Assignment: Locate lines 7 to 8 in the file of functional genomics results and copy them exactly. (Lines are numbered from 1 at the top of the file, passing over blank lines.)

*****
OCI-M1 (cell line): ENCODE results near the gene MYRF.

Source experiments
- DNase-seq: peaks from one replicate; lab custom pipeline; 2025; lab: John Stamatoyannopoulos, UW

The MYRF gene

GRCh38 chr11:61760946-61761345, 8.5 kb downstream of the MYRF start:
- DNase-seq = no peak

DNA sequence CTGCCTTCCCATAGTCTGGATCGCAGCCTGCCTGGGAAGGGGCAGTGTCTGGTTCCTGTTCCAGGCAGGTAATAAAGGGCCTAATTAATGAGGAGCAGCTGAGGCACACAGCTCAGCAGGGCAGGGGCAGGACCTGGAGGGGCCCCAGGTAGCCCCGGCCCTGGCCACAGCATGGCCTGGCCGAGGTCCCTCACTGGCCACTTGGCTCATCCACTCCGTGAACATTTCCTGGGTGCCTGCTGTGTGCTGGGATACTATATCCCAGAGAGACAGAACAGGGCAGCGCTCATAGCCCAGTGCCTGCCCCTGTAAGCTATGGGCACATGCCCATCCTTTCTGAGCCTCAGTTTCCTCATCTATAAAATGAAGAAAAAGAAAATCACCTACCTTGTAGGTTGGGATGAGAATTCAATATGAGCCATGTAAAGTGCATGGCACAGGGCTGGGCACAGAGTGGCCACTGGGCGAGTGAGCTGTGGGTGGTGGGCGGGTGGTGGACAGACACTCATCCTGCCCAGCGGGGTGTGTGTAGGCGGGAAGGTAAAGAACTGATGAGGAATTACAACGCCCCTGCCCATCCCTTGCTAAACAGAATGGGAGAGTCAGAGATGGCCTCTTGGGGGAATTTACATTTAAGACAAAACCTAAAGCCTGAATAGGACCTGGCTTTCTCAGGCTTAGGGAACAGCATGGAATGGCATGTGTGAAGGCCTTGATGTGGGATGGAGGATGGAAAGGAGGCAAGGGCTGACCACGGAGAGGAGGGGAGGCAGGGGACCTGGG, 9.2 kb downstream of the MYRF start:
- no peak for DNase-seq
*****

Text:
DNA sequence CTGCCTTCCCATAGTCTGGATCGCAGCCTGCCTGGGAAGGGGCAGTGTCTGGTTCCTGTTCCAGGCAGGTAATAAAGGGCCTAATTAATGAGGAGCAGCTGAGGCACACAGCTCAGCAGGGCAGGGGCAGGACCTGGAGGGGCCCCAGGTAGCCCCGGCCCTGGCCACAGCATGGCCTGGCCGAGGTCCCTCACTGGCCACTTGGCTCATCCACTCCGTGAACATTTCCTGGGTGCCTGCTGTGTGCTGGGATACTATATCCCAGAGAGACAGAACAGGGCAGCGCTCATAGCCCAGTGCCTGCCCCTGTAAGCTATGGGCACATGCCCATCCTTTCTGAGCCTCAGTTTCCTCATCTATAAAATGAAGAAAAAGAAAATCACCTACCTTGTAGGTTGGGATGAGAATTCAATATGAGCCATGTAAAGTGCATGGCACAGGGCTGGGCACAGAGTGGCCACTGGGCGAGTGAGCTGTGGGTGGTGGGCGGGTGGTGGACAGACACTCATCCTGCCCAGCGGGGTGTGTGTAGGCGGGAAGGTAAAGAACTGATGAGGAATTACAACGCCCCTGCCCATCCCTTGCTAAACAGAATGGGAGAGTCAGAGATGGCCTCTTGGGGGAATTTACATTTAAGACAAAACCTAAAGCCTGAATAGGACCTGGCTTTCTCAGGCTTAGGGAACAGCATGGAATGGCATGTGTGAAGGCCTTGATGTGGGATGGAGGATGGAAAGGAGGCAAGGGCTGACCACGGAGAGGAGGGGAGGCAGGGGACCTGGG, 9.2 kb downstream of the MYRF start:
- no peak for DNase-seq